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JUNE 12, 2023


Crypto.com has announced that it will be shutting down its institutional service for U.S. clients from June 21 in response to the limited demand from institutional investors during challenging market conditions. Although this decision will not affect the retail app, which has over 80 million users globally, it comes at a difficult time for the company and the crypto industry. Crypto.com reduced its global workforce by 20% in January, while crypto industry continues facing an increasing degree of scrutiny in the U.S., with the Securities and Exchange Commission (SEC) taking legal actions. However, Crypto.com’s decision to close its institutional service has more to do with the lack of demand than regulatory concerns. The company will continue to provide its clients with the ability to buy, sell, and spend cryptocurrencies through its platform, offering a Visa debit card for digital asset transactions.


Federal Reserve officials are reconsidering their belief that rising wages are causing inflation, leading some to support a pause in their interest rate increases. Previously, officials thought that if wages increase at a slower rate, it would help reduce inflation because labor costs make up a significant part of the overall costs of services. However, new research and opinions suggest that the link between wages and prices is not so straightforward. If this is the case, the labor market may suffer without affecting inflation much, leading policymakers to consider the best approach forward. Recent data indicates core inflation rates have moderated below their 2% target, and there has been a shift towards the idea that inflation drives wage growth as if prices go up, wages also tend to increase.


Hedge funds are continuing to sell short-dated Treasuries as they believe that the Federal Reserve’s efforts to control inflation are far from over. According to the Commodity Futures Trading Commission, leveraged investors increased their net-short two-year Treasury positions for the eleventh consecutive week – longest run on record. Furthermore, the fact that inflation remains higher than target has given hedge funds confidence in their short positions, which may be linked to the “basis trade,” where speculators aim to profit from differences between cash Treasuries and futures. As a result, the yields on two-year U.S. Treasuries rose 0.02% and benchmark 10-year yields rose by 0.01%. Additionally, despite concerns of a recession and ongoing inflation, the latest Bank of America sentiment survey showed U.S. longs were at the highest level since 2004.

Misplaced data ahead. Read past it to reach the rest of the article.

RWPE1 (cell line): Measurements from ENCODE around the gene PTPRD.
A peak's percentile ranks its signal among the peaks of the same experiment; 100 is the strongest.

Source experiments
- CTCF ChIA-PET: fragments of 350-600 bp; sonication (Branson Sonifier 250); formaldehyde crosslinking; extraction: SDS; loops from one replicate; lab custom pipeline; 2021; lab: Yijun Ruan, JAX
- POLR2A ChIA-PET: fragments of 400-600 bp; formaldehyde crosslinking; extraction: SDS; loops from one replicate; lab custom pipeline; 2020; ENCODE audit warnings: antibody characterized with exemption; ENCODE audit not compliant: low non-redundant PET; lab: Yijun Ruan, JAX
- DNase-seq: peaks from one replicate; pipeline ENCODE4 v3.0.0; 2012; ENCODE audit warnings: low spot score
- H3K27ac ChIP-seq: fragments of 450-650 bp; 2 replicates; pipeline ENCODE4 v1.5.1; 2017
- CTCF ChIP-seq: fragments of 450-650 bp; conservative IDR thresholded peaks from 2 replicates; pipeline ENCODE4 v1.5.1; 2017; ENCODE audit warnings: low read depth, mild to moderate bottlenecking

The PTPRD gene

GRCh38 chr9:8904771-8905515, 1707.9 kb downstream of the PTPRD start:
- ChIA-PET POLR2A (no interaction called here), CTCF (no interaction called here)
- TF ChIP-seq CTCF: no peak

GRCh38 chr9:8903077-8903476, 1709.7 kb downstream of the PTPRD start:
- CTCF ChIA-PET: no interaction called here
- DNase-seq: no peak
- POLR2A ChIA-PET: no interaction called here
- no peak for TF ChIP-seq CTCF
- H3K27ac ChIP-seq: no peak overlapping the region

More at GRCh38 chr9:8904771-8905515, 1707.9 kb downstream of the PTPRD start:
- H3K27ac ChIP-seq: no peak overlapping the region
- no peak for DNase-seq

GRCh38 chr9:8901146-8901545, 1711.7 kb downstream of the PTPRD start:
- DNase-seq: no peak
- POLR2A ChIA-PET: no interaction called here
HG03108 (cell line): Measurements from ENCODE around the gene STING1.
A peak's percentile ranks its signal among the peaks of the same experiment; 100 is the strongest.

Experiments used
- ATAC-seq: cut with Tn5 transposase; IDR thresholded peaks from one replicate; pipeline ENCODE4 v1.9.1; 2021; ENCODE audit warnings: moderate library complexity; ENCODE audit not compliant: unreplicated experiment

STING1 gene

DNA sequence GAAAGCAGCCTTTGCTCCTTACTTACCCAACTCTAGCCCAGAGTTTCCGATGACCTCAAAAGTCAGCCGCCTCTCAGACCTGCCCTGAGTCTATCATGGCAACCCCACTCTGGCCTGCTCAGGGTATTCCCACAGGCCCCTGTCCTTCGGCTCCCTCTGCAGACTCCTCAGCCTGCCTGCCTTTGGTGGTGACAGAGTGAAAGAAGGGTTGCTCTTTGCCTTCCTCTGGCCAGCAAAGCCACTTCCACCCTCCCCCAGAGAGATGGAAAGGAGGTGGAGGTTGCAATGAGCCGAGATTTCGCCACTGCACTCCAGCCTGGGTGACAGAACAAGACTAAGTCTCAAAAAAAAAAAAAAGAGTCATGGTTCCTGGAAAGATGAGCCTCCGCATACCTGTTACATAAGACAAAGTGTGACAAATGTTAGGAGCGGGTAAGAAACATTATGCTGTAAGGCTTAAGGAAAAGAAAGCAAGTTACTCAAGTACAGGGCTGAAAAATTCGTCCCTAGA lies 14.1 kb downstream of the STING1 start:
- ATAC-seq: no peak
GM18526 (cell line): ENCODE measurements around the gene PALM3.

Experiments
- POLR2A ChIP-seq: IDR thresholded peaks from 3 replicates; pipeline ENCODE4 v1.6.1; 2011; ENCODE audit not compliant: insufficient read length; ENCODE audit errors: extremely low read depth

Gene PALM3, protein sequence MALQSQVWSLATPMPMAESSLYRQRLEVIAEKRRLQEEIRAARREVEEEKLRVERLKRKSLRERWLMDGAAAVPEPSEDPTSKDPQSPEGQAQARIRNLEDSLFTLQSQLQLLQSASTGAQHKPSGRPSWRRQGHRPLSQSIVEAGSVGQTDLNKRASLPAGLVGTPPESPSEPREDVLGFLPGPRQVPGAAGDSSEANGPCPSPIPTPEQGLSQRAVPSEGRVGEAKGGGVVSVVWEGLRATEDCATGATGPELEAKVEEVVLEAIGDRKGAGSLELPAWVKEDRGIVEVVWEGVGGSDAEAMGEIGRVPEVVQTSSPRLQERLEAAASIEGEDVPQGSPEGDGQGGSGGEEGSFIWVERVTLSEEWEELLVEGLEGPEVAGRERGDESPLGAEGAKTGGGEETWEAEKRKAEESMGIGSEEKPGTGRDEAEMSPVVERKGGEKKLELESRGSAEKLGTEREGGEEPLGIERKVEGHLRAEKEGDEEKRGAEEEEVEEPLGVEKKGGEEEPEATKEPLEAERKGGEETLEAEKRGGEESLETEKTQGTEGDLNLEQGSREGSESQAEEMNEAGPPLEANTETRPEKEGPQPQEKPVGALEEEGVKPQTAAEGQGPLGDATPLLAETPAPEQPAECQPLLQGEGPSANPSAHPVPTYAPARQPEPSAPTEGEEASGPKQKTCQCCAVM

Morgan Stanley, along with other Wall Street banks, has become optimistic about the growth of local emerging market bonds, but it remains cautious about the currencies of developing economies as the dollar is projected to stay strong. According to Morgan Stanley, emerging market local bonds are expected to show promising growth due to anticipated rate cuts, potentially delivering a yield of around 2% by year-end. In addition, hard currency bond returns may also be around 4.5%. Moreover, the bank recommended investors to opt for local rather than hard currency bonds for the second half of 2023.


Monday: Federal budget report for May and Consumer inflation expectations.

Tuesday: U.S. National Federation of Independent Business (NFIB) Optimism Index report and Consumer price index (CPI) report for May.

Wednesday:  U.S. Mortgage Bankers Association (MBA) reports, Producer price index (PPI) report for May and Federal Reserve’s decision on interest rate policy.

Thursday: Initial jobless claims report, Business report inventory report for April ,U.S. retail sales, Industrial production and Capacity utilization reports for May.

Friday:  Consumer sentiment report and speech from Fed Governor Christopher Waller addressing financial stability and macroeconomic policy.

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